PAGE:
Scam of the day – March 6, 2015 – Security problems with Apple Pay

In the wake the massive data breaches in recent years from Target, Home Depot and others in which credit card numbers of millions of consumers were stolen, many people were very enthusiastic about the launch of Apple Pay in October of 2014.  Apple Pay was represented to be a safer and simpler way to make credit card purchases and it is.   The Apple Pay system permits you to tie your credit card to your iPhone and make payments using your phone and a fingerprint activated payment mechanism.   But nothing is fool proof and we should never underestimate the power of a fool or a hacker.  Lately, there have been increased reports of credit card fraud involving credit cards that are used through the Apple Pay system.  What is occurring is that identity thieves are stealing credit card information and then connecting those stolen credit cards to the identity thieves’ own phones.  They then use the cards through the Apple Pay system to purchase expensive goods that they can then sell for cash.  Ironically, much of the fraudulent credit card use is going on at Apple stores.

The flaw is in the process by which a credit card is tied to the Apple Pay system.  Credit cards are added to Apple Pay when the credit card issuing bank electronically sends to the customer’s smartphone an encrypted version of the credit card.  The bank does this only after confirming that the person requesting their card be added to their phone is the legitimate card owner and this is where the problem is found.  Some banks are merely approving the request to add a credit card to a particular phone without confirming the identity of the person making the request while other banks require that the customer confirm his or her identity merely by providing the final four digits of the customer’s Social Security number.  Identity thieves who are able to obtain both the Social Security number and credit card number of their victims, which is not particularly difficult in many instances, are then able to get the stolen cards tied to the identity thief’s phone and the fraud begins.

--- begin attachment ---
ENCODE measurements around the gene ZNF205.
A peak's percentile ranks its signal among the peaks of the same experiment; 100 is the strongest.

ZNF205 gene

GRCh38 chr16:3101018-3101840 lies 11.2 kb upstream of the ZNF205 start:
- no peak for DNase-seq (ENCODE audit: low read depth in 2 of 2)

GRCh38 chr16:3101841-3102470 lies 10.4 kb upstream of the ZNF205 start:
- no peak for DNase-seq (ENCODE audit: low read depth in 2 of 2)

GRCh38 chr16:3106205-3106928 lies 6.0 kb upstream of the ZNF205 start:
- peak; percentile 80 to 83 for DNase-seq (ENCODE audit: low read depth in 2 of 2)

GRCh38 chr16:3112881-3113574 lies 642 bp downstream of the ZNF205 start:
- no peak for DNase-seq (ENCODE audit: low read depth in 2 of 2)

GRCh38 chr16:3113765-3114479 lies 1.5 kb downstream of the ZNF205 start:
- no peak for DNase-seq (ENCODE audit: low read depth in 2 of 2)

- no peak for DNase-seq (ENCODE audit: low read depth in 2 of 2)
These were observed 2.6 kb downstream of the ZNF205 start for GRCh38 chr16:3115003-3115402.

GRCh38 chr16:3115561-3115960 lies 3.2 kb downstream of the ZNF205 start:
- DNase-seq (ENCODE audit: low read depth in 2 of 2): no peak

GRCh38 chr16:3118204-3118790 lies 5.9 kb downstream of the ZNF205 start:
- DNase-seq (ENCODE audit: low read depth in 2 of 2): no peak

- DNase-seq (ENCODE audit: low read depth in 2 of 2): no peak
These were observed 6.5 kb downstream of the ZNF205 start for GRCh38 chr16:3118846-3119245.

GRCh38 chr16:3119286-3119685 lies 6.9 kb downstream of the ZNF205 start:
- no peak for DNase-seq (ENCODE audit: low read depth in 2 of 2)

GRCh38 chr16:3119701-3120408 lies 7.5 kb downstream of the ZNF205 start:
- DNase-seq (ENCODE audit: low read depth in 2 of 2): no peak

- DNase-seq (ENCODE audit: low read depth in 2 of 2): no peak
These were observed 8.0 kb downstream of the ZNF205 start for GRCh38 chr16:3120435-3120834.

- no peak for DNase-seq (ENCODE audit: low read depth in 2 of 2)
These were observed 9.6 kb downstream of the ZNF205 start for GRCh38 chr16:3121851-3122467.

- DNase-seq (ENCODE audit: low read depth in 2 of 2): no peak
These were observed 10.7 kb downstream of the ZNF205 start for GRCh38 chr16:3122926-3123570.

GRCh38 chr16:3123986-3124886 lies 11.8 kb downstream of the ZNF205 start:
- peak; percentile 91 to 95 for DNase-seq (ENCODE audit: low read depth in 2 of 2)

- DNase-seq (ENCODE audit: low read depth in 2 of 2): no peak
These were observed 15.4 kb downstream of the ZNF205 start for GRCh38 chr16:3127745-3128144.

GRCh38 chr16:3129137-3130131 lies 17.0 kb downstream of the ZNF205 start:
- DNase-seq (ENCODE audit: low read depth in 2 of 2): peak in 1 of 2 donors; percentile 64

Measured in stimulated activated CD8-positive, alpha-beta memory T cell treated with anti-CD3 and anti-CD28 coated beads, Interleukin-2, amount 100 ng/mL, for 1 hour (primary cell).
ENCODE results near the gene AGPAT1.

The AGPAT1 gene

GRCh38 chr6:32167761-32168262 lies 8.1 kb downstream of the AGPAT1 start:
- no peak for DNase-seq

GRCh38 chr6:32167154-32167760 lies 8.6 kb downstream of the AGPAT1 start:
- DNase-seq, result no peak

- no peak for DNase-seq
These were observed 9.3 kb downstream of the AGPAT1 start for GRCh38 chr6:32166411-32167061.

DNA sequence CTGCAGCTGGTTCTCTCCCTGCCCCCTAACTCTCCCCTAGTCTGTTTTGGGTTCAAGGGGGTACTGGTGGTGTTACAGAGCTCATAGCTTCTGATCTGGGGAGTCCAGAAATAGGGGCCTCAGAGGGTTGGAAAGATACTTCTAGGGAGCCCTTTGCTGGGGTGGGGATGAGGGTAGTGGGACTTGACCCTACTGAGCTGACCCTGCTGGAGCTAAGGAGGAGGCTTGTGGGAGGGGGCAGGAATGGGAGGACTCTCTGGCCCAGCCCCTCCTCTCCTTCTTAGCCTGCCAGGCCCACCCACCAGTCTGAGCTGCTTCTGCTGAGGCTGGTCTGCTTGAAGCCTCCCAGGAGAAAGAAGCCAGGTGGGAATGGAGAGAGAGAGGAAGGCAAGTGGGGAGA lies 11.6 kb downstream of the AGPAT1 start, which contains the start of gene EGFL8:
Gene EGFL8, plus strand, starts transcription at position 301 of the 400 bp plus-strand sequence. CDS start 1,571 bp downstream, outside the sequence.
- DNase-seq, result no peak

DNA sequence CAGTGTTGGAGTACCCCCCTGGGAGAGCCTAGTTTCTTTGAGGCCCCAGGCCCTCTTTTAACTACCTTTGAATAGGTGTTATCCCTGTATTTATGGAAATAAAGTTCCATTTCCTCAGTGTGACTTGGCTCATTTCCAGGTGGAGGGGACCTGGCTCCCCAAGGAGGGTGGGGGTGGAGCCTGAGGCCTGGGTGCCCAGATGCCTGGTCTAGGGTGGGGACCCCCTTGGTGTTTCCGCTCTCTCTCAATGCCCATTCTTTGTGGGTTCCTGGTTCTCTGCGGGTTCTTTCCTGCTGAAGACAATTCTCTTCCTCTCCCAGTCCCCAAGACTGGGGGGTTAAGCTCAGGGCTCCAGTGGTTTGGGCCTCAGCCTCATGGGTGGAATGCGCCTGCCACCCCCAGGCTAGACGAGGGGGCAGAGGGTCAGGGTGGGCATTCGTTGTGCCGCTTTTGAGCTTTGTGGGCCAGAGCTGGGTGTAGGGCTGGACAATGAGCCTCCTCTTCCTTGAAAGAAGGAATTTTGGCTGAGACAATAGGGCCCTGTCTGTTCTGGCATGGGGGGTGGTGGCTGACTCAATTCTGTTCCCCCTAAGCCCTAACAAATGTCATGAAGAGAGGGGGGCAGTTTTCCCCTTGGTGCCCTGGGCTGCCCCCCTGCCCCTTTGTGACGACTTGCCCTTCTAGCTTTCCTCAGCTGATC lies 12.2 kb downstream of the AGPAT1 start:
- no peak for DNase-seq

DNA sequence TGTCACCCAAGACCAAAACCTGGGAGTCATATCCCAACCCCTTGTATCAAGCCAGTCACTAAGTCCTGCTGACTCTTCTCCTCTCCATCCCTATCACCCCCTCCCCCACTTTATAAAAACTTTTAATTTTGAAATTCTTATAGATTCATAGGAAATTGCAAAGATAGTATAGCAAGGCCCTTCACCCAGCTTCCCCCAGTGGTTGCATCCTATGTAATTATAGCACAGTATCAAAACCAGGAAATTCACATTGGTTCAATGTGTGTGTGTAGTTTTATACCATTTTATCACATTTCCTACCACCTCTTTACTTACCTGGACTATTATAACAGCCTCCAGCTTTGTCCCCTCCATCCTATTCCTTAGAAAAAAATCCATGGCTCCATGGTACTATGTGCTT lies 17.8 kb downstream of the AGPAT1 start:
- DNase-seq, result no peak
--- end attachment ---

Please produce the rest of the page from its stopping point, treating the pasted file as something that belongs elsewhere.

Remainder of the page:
There is not much that we as consumers can do to totally stop this kind of fraud, but there definitely are steps you can take to reduce your chances of becoming a victim of this type of fraud.  First and foremost, we should all do our best to protect the physical security of our credit cards.  You should also not leave your credit card on record when shopping online at a store which you regularly frequent because this makes you susceptible to identity theft in the event of a data breach at that vendor.  In addition, you should limit, as much as possible, the places that have your Social Security number because you are only as secure as the places with the worst security that hold your personal information.  Many companies still ask for your Social Security number as an identifier and you should refuse to provide this whenever possible.  Finally, if you are going to use Apple Pay, you should confirm with your card issuing bank that they use strong verification procedures when authorizing your cards use through Apple Pay.

Scam of the day – October 22, 2014 – Staples becomes the latest data breach victim

Staples, the  popular office supply store is the latest major retailer to be hacked and suffer a data breach.  As I have written many times before, including in a column for USA Today in which I wrote about the data breaches following the same pattern each time, the news about the Staples data breach is in the early stage where the company announces that it is investigating what it calls a “potential” credit and debit card breach.  As I indicated in my USA Today column, this is because the retailer generally does not discover that it has been hacked until banks monitoring fraudulent credit card use notice a pattern of fraudulent card use that lead back to the source of the stolen credit card and debit cards, which in this case was some Staples stores.  Ironically, earlier in the day before it announced the “potential” data breach, Staples announced that the Staples App would work with Apple Pay, the new pay by phone App in the iPhone 6.  Greater use of pay by phone and smart credit cards with chips would dramatically reduce the problems caused by the epidemic of data breaches targeting magnetic strip credit card and debit cards used throughout the United States.


At the moment, we don’t yet know how long the Staples data breach, which initially appears to have been limited to stores in the Northeastern United States has been going on.  Certainly if you have shopped at a Staples store in the last six months you should carefully review your credit card statements and monitor your account carefully.  As always, I urge you not to use your debit card for retail purchases because of the greater risk of serious financial harm when compared to using a debit card which provides greater consumer protection.  As more information about this data breach becomes known, I will let you know.